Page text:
Koume Soft Candy: I Tried the Addicting Ume Plum Candy

Spring is nearly upon us, when, as you know, we Japanese enjoy cherry blossom viewing or Hanami. But what comes to mind when you think of the winter blossom that represents Japan?

Actually, most Japanese associate the plant that blooms in winter with “Ume (梅)”. The Ume tree bears edible fruit, with which various foods are made in Japan. Even among those, Umeboshi (梅干し) is a quintessential food made of the fruit Ume plums.

Ume plums are often used as the main ingredient for Japanese candies as well. Japanese Ume candies generally feature a nice balance between the sour taste of Ume plums and the sweetness that offsets the sourness. Thus, they have a pleasant sour-sweet flavor as a whole.

If I give examples of famous Japanese Ume candies, these 3 hard candies that I introduced before are well-known as long-selling items in Japan. Especially, Lotte Koume is popular among them and has lots of fans, so it is also available in soft candy form.

Lotte Koume Soft Candy 

Lotte Koume Soft Candy

The Koume hard candy widely loved by us Japanese was introduced into the market by Lotte in 1974, while what I introduce here Koume Soft Candy went on the market in 2015. Nevertheless, this relatively new Ume plum candy has already gained popularity in Japan thanks to its addicting taste.

Koume Soft Ume Plum Candy

Unlike the long-selling hard Koume candy, this soft-type Koume candy is creamy and its creaminess makes the acidity characteristic of Koume candy mild.

The Koume Soft Candy is shaped like a cube and only consists of one lump with no filling. It is not sour at all and has a subtle flavor of Ume plums. As for the texture, it is chewy just like caramel cubes. From these features, this Japanese treat is highly recommended to people who have never tried Ume plum candies.


Lastly, according to the description on the package, this Koume Soft Candy contains 3% of Ume plum juice.

Lotte Koume Soft Candy Ingredients

And the other ingredients mainly consist of starch syrup, sugar, vegetable fat and oil, gelatin, soybean protein, starch, Ume plum powder, sorbitol, acidifier, emulsifier, cellulose, and scents.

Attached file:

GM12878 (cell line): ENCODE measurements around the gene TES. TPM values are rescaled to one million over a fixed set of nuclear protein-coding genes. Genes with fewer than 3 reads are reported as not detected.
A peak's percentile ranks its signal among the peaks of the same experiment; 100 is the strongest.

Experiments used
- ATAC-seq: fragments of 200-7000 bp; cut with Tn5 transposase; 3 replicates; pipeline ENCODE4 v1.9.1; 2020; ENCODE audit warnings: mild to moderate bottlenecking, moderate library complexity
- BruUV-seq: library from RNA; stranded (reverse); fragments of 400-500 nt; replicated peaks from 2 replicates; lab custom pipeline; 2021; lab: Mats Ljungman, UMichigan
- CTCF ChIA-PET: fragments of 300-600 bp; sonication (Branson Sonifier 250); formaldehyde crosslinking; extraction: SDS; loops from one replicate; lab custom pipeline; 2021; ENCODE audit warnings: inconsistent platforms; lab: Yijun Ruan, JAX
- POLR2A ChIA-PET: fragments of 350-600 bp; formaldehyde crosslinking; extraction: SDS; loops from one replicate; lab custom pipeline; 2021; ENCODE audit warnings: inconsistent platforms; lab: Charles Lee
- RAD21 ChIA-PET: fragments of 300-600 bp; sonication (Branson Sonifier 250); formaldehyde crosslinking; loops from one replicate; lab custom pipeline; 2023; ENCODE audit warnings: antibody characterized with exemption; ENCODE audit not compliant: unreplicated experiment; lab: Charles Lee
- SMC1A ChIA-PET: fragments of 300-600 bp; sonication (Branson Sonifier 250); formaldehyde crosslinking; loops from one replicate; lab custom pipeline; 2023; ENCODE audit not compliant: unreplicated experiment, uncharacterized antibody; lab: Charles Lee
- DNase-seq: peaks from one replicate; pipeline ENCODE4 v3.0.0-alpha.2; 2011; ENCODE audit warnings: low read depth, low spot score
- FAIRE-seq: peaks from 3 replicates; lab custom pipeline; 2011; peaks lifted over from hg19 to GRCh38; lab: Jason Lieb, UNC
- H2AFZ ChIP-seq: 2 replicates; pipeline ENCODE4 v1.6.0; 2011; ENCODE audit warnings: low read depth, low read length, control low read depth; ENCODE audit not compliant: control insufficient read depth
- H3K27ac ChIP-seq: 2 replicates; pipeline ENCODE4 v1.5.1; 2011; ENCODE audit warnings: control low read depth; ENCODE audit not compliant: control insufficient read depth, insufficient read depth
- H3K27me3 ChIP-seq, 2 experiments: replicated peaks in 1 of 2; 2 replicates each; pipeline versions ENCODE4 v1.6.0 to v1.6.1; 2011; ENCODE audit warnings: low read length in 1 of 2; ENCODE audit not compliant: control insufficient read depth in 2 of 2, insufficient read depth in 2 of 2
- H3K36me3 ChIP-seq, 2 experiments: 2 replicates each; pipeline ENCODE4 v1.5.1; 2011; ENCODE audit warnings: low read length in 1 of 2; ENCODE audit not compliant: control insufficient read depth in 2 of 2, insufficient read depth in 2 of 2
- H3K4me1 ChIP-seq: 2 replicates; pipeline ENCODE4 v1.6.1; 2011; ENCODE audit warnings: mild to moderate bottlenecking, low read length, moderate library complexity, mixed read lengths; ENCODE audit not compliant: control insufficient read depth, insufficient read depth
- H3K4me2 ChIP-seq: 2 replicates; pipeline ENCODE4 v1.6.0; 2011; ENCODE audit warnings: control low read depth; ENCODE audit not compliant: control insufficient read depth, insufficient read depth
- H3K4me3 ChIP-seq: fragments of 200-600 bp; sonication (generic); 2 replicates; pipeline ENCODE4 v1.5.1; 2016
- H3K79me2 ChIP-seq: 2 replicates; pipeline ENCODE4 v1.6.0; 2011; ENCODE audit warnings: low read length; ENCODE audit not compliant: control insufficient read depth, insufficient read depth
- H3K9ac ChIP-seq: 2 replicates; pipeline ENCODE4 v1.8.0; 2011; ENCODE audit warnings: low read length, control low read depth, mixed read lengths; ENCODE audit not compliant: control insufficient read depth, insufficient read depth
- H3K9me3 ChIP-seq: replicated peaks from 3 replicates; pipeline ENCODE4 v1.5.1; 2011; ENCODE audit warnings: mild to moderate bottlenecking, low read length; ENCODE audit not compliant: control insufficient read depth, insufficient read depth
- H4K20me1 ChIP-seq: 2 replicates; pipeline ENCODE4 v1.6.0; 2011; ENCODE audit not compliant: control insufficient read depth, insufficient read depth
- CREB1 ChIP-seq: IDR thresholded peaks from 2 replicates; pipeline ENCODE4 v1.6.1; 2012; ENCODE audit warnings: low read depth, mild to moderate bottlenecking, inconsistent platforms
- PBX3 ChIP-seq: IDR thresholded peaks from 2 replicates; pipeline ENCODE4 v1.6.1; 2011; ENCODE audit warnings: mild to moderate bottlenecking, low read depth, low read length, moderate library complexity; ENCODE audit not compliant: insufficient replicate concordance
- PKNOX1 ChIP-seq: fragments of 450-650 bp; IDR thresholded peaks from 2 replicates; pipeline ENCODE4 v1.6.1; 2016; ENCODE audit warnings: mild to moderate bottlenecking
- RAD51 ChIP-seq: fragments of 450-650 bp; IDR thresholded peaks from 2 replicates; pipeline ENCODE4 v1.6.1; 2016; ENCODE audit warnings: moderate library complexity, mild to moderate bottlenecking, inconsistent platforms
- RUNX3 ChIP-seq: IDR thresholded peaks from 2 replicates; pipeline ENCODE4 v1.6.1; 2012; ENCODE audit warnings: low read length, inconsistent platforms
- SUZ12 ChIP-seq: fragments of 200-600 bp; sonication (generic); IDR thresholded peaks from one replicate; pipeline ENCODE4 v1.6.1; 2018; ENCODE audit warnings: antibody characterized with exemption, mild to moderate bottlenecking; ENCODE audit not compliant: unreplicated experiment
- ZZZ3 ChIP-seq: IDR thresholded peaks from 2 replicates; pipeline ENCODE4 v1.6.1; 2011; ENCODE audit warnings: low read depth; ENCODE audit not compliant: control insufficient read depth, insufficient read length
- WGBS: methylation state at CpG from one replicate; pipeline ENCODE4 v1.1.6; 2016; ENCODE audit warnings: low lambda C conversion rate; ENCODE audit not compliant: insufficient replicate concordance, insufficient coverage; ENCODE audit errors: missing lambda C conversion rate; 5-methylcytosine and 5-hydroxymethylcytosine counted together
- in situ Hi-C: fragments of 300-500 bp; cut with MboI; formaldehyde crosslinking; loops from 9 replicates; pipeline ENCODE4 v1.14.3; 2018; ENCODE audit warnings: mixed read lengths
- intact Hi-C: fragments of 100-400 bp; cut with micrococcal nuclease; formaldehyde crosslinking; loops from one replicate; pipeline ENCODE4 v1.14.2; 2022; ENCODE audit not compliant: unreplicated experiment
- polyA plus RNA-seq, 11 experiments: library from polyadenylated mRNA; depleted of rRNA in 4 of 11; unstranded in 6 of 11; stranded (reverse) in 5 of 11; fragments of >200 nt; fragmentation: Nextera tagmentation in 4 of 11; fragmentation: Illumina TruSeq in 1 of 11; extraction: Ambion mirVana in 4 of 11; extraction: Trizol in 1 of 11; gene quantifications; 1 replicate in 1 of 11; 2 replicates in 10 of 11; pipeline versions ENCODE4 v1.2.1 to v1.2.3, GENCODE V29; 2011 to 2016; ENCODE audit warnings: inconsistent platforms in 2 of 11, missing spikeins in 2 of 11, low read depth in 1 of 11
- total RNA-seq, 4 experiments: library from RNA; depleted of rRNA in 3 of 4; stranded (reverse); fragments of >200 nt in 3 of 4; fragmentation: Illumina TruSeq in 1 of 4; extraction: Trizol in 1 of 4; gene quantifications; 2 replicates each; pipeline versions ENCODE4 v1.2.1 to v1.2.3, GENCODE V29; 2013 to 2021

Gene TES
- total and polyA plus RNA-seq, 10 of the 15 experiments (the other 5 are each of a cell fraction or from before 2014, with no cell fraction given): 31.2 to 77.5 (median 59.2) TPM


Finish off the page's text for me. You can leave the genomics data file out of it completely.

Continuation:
Hi, I'm Tomo, a Japanese blogger living in Niigata Prefecture, Japan. For the purpose of enriching your life, I would like to introduce things about Japan on this blog, especially unique Japanese products, cooking recipes, cultures, and facts and trivia.

6 Responses

  1. Eric says:

    I just wanted to let you know in the last introduction paragraph,
    “… Japanese Ume candies, these 3 hard candies that I introduced…”
    the link isn’t working properly. I think it is an editing link, and leads to a login page.

    Sorry if its hard to understand, thanks for your awesome blog!

    • Tomo says:

      Thanks for your kindness, I just now fixed the link error!
      I will be improving the content of my blog articles if necessary, also my English!

      Thank You!

      • Eric says:

        Your blog is awesome! Also, your english skills are very good! May I ask how you learned to speak it so well? I am trying to learn Japanese, so I was wondering how you became so fluent.

        Also sorry for pestering you with so many questions.

        • Tomo says:

          Thank you, and please don’t hesitate to post comments!

          I studied English at schools and have been eagerly learning it since a couple of years ago. Basically, I often read English blogs and articles relating to my blog. Also, Twitter’s timeline is a good place to learn English.

          I’ m regularly rewriting my past articles, making them easier to understand, using useful expressions I got from those places🙂

          • Eric says:

            Wow, thank you for your detailed response!
            I think I will try reading more.
            Once again, thanks!

          • Tomo says:

            Hello, Eric san! (こんにちわ、エリックさん!)
            And here on my blog, you can write messages in Japanese whenever you want to🙂!

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